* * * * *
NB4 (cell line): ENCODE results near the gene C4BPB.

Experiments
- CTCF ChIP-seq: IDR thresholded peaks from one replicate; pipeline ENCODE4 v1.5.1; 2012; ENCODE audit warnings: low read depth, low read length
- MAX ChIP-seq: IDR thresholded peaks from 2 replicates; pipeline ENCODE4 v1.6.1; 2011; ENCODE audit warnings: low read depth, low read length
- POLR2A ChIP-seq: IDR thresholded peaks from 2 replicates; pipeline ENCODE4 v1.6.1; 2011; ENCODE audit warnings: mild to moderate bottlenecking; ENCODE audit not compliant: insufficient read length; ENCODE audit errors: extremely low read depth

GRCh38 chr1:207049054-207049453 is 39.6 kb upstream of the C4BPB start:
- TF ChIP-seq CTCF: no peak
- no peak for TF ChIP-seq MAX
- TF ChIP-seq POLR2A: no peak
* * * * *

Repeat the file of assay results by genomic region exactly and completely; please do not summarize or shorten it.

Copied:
NB4 (cell line): ENCODE results near the gene C4BPB.

Experiments
- CTCF ChIP-seq: IDR thresholded peaks from one replicate; pipeline ENCODE4 v1.5.1; 2012; ENCODE audit warnings: low read depth, low read length
- MAX ChIP-seq: IDR thresholded peaks from 2 replicates; pipeline ENCODE4 v1.6.1; 2011; ENCODE audit warnings: low read depth, low read length
- POLR2A ChIP-seq: IDR thresholded peaks from 2 replicates; pipeline ENCODE4 v1.6.1; 2011; ENCODE audit warnings: mild to moderate bottlenecking; ENCODE audit not compliant: insufficient read length; ENCODE audit errors: extremely low read depth

GRCh38 chr1:207049054-207049453 is 39.6 kb upstream of the C4BPB start:
- TF ChIP-seq CTCF: no peak
- no peak for TF ChIP-seq MAX
- TF ChIP-seq POLR2A: no peak